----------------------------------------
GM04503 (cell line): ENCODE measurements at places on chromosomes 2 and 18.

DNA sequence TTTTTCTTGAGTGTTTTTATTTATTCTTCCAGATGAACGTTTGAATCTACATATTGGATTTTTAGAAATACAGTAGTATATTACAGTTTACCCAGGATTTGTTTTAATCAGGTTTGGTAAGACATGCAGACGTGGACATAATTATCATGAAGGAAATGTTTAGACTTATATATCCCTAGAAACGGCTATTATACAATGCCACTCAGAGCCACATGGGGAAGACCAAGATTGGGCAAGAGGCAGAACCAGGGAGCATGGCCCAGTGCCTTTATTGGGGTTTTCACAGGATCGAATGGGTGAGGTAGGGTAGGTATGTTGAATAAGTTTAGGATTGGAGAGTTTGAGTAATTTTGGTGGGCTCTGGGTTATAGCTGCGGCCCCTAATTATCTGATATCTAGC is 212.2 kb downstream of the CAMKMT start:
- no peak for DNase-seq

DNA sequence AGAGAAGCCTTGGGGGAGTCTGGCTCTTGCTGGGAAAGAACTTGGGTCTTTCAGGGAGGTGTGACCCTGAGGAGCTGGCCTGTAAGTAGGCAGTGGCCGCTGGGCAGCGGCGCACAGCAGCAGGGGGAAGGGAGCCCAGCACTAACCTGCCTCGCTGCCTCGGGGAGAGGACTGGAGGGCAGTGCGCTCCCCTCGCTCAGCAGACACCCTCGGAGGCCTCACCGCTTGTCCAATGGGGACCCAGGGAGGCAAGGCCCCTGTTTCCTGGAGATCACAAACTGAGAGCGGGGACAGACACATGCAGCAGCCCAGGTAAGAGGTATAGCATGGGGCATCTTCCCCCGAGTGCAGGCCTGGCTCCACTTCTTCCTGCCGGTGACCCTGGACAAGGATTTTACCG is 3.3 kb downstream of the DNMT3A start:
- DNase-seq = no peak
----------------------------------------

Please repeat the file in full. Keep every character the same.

GM04503 (cell line): ENCODE measurements at places on chromosomes 2 and 18.

DNA sequence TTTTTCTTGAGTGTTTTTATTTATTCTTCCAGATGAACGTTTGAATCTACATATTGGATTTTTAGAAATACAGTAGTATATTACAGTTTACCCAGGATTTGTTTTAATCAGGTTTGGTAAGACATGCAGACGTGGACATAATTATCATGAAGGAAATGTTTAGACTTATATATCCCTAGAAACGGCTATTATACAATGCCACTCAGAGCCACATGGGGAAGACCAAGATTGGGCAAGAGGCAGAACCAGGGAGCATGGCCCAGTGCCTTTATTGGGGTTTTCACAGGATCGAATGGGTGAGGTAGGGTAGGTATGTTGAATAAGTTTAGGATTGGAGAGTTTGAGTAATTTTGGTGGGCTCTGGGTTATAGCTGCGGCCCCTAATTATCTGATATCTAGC is 212.2 kb downstream of the CAMKMT start:
- no peak for DNase-seq

DNA sequence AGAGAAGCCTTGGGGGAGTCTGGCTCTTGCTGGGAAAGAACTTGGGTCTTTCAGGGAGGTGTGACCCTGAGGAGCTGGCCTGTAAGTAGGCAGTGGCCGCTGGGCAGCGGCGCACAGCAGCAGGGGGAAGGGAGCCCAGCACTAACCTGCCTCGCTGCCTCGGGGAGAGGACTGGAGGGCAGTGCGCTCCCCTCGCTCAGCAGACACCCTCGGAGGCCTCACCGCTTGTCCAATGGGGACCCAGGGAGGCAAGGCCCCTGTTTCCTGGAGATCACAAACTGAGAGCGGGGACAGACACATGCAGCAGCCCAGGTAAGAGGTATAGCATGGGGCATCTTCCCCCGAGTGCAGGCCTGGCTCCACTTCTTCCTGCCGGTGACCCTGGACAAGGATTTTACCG is 3.3 kb downstream of the DNMT3A start:
- DNase-seq = no peak